Lely's Farm Management Support (FMS) team is here to offer long-term support for innovative dairy producers who have chosen dairy robotics for the continuity of their businesses. Each local Lely Center has a trained and certified FMS advisor on staff who is backed by the worldwide knowledge of Lely's network of experts. For farmers who are new to dairy automation, the FMS team provides a three-phase process for the transition to robotic milking.
Phase One: Before Startup
Before startup begins, a Lely FMS advisor will provide knowledge, experience and expertise on the transition to milking with the Lely Astronaut A5 robotic milking system. With more than 25 years of experience in robotic milking, Lely has amassed a wealth of knowledge, and implemented a digital protocol called the Lely RoadBook that describes the entire preparatory phase leading to startup. This document includes important information collected from Lely's real-world experiences with and feedback from dairy producers who have made this transition.
Lely FMS advisors are committed to partnering with dairy producers to make their transition to automation a success. The biggest priority of Lely FMS is to ensure each dairy producer understands the process and goals of robotic milking, from the first seven days of startup to the long-term outlook. The FMS advisor will sit down with the dairy producer to establish goals and decide how to most efficiently utilize the operation's space and equipment. The FMS advisor will also work closely with industry experts to ensure optimal results during the transition. They will coordinate with the dairy producer and their nutritionist to tailor the operation's feeding strategy for robotic milking and align with the farmer's goals.
Before startup with Lely robots, there are a few key areas dairy producers must focus on to effectively prepare for the transition. Each cow's udder condition must be addressed, ensuring healthy teat ends and proper teat sizing for optimal liner fit. Their tail switches will also need to be trimmed prior to startup and maintained on a regular basis to allow for unhindered milking. The FMS advisor will help the dairy producer enter each cow's data into the Time for Cows (T4C) management system at least three weeks before startup and help familiarize them with the system. Lely tag collars will also be fitted onto each cow and tested.
While not always possible for new-build facilities, pre-training the cows has proven to be an effective method to ease the transition process. This involves enticing the cows into the robot with a tasty feed mix and guiding them through the box with the robot arm moving around underneath the cow. Doing this for a few days prior to official startup will lower the stress level of the herd during the first few milkings.
Phase Two: During Startup
The Lely Technical Service Support (TSS) team will install the robots, ensuring that each one fits properly into the operation's specific barn design. During the first few days, temporary gates and many hands will be required to guide the cows through the robots. The local Lely Center's FMS team will be present 24/7 throughout the first few days of startup to help guide the cows through the robots.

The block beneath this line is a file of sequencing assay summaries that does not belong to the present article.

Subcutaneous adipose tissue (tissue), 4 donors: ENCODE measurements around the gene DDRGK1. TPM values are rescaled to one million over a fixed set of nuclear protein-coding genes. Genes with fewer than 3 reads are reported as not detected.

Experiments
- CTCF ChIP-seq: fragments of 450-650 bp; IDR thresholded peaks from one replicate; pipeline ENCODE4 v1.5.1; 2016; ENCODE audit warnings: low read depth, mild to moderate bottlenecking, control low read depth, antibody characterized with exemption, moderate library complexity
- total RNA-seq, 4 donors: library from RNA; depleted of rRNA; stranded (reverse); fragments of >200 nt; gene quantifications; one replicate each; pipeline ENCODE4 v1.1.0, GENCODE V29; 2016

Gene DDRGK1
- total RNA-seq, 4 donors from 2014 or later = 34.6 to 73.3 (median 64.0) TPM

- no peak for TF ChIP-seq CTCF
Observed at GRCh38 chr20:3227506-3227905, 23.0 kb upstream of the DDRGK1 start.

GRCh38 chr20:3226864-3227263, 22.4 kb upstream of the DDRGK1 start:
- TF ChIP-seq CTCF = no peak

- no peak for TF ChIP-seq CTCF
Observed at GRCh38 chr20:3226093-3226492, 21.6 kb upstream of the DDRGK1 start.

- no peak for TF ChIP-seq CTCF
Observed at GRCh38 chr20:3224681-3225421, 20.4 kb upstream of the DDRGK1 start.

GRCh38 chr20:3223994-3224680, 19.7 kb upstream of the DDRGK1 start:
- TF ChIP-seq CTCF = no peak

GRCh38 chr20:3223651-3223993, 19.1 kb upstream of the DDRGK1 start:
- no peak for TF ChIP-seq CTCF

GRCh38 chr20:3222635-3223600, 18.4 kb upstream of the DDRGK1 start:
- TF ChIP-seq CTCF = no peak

For robotic milking, it is important to stimulate the behavior of the cow advancing to the robot and repetition is key. This being said, three milkings per day for each cow is generally an ideal goal. Cows are creatures of habit, and ensuring they have a consistently pleasant experience with the robot is vital. Based on previous startups, the majority of cows will begin to voluntarily go to the robot within the first three days. After a few more days, only cows who have a milking interval of 10 or more hours will need to be fetched four times a day. This number will gradually go down to two fetchings per day for cows who have a milking interval of more than 12 hours.
Transitioning to robotic milking also requires a change in feed strategy. Part of what draws a cow to the robot involves giving her a treat within the box. Because of this, it is necessary to remove some of the energy from the feed bunk, and go from a total mixed ration (TMR) system to a partial mixed ration (PMR). A balanced diet is still provided, but will now be divided between the robot and bunk. Each feed ration the cow receives in the robot is customized to suit her specific needs and will give her about 20% of her total daily energy requirements.
Phase Three: Long-term Support After Startup
Once a dairy operation's cows and staff have adjusted to robots, they will begin experiencing the benefits of automation, and the initial extra time and effort of startup will ultimately pay off. Lely's free cow traffic vision encourages the cow to move around in her own surroundings with as little human interaction as possible, which allows her to reach her own full genetic potential. Senior Farm Management Support Consultant Dan Meihak has many years' experience working with Lely Centers during robotic milking startups.
"Robotic milking isn't just about the milking, it's about management. This transition will change the way a dairy producer manages the herd, where a cow can be a cow," said Dan.
The partnership between a dairy producer and their local Lely Center's FMS team continues well beyond startup. Lely understands that each dairy operation is unique, and each Lely Center offers different levels of FMS service to best suit each business's strategy and goals. The FMS team will create a tailor-made plan to help each dairy producer take the next step toward their desired goals and results. Lely's FMS team is only a phone call away, and here to support dairy producers on their Lely journey. To learn more about how the Lely FMS team can best serve you, click below!